Preventing Adverse Childhood Experiences (ACEs): Violence Prevention Research Award Recipients
Adverse childhood experiences, or ACEs, are potentially traumatic events that occur in childhood (0-17 years). For example:
Preventing ACEs is an Injury Center priority along with overdose prevention and suicide prevention. The Division of Violence Prevention (DVP) conducts research on the factors that put people at risk or protect them from violence and funds grantees to help evaluate the effectiveness of prevention strategies and how to adopt and disseminate prevention strategies. DVP will be funding three research recipients for three years working specifically on ACEs prevention. The first year of funding for all three projects is a combined total of $973,716. The following recipients were awarded:
Effectiveness of Adverse Community Experiences and Resilience (ACER) and Community Organizing for Preventing Youth Violence and ACEs
Institution – Research Triangle Institute; Principal Investigator – Dr. Phillip Graham
Community disadvantage and disorganization are risk factors for adverse childhood experiences (ACEs) that can negatively affect children’s physical and behavioral health. The Adverse Community Experiences and Resilience (ACER) violence prevention framework implemented in Milwaukee will be evaluated for its prevention of child abuse and neglect and youth violence. The comparative effectiveness of ACER with community organizing strategies will be examined in four communities along with implementation barriers and facilitators. Findings could inform approaches to strengthen community resilience and prevent multiple forms of violence experienced by youth.
The Impact of an Adapted Version of the Strengthening Families Program on Reducing IPV Among Caregivers and ACEs Among Their Children
Institution – University of Nebraska, Lincoln; Principal Investigator – Dr. Katie Edwards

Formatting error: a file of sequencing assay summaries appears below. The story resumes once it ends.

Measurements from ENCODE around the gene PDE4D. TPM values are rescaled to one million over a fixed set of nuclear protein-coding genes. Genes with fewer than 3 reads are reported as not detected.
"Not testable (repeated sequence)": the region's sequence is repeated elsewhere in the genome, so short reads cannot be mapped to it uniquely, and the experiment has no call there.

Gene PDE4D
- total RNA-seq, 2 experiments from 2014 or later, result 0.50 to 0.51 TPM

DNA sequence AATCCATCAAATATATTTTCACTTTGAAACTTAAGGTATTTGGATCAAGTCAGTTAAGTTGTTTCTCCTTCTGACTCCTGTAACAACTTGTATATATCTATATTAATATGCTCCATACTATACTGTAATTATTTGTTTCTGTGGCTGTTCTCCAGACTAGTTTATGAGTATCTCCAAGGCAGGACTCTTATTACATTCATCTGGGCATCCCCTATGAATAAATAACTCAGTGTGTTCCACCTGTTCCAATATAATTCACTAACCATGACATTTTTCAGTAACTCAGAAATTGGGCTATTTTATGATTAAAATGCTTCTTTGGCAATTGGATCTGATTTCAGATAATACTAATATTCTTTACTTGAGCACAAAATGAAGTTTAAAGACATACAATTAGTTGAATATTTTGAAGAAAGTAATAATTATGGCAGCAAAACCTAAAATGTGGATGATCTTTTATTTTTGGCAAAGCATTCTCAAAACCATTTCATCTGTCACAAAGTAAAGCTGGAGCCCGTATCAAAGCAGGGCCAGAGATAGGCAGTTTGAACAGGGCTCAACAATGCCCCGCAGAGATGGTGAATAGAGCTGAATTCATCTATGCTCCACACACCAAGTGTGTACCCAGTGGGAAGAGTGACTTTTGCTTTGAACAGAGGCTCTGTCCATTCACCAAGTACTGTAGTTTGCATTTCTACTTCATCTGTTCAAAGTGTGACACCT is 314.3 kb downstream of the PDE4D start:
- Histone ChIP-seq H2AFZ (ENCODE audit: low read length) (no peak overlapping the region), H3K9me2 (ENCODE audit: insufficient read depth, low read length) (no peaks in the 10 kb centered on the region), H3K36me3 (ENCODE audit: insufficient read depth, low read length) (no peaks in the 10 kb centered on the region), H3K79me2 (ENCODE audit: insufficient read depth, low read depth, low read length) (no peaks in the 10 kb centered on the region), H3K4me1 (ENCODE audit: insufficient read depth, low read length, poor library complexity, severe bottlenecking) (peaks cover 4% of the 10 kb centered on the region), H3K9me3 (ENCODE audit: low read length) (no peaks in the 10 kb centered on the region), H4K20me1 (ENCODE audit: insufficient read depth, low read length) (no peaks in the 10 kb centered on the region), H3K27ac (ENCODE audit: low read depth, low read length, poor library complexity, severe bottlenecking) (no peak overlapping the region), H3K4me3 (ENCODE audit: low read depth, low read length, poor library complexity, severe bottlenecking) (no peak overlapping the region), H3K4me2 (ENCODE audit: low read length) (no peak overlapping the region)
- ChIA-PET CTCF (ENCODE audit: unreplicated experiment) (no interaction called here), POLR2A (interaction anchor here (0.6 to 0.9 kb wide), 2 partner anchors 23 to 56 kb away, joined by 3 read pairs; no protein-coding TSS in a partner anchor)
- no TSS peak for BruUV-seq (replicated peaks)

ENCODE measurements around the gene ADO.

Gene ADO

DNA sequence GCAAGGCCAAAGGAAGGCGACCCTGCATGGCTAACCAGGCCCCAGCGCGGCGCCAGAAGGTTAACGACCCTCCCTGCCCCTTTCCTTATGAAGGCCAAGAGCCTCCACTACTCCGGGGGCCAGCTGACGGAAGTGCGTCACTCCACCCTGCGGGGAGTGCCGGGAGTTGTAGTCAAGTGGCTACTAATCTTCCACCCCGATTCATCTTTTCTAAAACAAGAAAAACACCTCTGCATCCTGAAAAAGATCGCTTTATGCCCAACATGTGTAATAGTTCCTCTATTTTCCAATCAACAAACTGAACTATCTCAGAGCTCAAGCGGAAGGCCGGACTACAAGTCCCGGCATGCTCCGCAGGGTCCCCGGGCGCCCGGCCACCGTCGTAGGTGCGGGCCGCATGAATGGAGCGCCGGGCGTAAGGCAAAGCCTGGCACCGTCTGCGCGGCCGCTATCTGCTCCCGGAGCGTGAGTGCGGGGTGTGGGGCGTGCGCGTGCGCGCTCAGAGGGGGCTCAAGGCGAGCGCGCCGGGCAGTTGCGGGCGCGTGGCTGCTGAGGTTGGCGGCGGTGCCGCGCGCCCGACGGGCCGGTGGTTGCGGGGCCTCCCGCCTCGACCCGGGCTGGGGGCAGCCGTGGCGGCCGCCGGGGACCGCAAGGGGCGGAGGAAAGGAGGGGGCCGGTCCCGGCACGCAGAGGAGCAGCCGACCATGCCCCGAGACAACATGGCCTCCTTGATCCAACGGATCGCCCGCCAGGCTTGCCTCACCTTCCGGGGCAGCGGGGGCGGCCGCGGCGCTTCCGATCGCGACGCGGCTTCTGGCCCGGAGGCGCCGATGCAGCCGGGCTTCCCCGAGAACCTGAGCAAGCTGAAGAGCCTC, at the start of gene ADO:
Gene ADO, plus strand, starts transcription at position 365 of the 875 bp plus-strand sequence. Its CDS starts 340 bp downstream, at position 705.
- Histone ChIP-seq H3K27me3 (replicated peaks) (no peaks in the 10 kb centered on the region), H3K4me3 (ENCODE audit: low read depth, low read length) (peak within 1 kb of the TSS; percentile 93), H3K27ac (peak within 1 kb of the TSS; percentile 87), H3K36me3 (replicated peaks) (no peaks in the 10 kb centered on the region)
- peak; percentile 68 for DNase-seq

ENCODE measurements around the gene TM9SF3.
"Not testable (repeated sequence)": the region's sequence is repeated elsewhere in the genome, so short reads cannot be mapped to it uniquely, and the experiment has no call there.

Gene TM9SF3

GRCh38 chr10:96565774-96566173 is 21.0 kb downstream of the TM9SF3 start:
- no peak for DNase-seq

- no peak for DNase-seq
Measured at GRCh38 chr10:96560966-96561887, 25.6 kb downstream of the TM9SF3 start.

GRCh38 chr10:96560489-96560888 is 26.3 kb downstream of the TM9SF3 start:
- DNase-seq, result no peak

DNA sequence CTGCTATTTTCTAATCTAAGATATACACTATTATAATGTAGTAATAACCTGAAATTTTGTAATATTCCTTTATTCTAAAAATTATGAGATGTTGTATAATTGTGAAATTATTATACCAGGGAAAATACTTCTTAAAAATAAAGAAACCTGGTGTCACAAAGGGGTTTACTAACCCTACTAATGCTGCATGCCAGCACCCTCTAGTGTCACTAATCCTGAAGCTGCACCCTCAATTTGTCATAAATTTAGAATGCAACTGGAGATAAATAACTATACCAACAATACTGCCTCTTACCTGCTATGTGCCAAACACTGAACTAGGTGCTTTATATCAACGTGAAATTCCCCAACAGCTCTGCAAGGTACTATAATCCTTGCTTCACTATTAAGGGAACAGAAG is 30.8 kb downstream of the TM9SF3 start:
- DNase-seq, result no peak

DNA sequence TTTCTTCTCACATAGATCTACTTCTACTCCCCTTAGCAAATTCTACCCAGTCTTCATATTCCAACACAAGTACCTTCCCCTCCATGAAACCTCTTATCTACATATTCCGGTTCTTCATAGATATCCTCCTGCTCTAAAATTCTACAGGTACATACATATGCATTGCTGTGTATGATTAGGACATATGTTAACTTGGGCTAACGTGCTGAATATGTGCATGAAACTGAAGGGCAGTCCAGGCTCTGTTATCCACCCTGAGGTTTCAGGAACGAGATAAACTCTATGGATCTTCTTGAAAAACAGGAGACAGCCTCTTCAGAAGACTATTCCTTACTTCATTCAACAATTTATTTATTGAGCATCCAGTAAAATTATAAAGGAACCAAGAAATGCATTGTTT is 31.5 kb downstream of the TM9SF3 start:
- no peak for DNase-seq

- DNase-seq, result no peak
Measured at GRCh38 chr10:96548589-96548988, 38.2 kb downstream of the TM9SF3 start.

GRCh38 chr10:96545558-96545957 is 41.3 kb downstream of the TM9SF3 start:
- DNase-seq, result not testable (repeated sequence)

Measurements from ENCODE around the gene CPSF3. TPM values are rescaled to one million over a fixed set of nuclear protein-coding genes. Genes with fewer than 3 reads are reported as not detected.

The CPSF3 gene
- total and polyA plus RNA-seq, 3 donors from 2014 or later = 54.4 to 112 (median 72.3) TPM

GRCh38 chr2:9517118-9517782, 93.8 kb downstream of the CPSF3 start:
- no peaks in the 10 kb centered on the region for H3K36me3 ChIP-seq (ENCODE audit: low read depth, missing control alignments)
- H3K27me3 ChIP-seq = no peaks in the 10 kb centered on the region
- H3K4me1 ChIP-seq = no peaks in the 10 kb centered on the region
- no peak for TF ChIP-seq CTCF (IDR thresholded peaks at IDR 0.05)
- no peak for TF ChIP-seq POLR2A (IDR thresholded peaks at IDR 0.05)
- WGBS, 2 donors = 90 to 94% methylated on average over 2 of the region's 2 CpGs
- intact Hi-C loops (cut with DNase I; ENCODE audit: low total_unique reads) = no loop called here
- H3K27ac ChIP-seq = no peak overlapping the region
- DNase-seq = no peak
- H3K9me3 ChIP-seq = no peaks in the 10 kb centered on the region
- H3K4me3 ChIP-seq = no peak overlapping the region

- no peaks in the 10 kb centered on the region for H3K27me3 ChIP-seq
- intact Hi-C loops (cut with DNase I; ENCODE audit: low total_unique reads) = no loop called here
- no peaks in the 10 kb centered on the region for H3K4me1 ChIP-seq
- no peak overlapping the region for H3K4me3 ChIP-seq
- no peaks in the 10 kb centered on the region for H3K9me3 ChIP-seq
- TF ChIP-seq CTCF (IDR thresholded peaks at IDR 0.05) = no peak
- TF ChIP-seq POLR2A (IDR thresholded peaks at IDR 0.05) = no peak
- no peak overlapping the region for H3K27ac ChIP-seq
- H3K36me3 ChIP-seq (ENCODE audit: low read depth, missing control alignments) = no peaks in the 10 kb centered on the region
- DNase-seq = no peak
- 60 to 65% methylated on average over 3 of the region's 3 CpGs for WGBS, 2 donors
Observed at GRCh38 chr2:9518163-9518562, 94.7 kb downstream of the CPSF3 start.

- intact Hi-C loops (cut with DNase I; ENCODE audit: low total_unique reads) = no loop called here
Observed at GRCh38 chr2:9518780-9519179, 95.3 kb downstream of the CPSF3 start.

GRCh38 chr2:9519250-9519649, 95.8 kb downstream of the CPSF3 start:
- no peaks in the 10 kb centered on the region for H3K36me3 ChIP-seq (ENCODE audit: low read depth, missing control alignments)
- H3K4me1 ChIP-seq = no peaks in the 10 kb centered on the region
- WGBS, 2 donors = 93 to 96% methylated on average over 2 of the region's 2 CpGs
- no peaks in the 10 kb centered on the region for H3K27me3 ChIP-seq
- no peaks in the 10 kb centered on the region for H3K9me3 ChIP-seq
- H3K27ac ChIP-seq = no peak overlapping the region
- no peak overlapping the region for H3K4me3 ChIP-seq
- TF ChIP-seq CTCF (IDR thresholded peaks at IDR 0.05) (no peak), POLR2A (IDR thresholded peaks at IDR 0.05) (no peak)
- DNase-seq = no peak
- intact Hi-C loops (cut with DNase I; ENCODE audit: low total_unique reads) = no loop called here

Violence disproportionately affects American Indian and low-income communities, and few prevention approaches break the cycle of violence in high-risk families. Cultural adaptations and integration of multiple approaches, including the Strengthening Families Program, economic empowerment, and bystander interventions, will result in a program called Was’ake Tiwahe (Lakota for “strong families”). The program will be pilot tested and rigorously evaluated with a randomized controlled trial in Rapid City, South Dakota. Impacts on youth’s adverse childhood experiences (ACEs) and intimate partner violence experienced by their caregivers will be assessed before, immediate post-, and 8-months following implementation of the program. Program development and evaluation results have the potential to advance dual generation violence prevention approaches and address gaps in approaches for vulnerable populations.
Policy Strategies for the Prevention of Multiple Forms of Violence Against Children and Youth
Institution – Prevent Child Abuse America; Principal Investigator – Dr. Jeffry Klika
Addressing the conditions in which families and children live, particularly during high-risk periods, could improve health and safety. The effects of paid family leave and early childcare policies, such as the provision of subsidies and preschool, will be rigorously evaluated for their impacts on child abuse and neglect and intimate partner violence. Variations by race/ethnicity and effects on risk factors, such as poverty and unemployment, will be examined. Results could inform policy approaches and help families provide safe, stable, nurturing relationships and environments.
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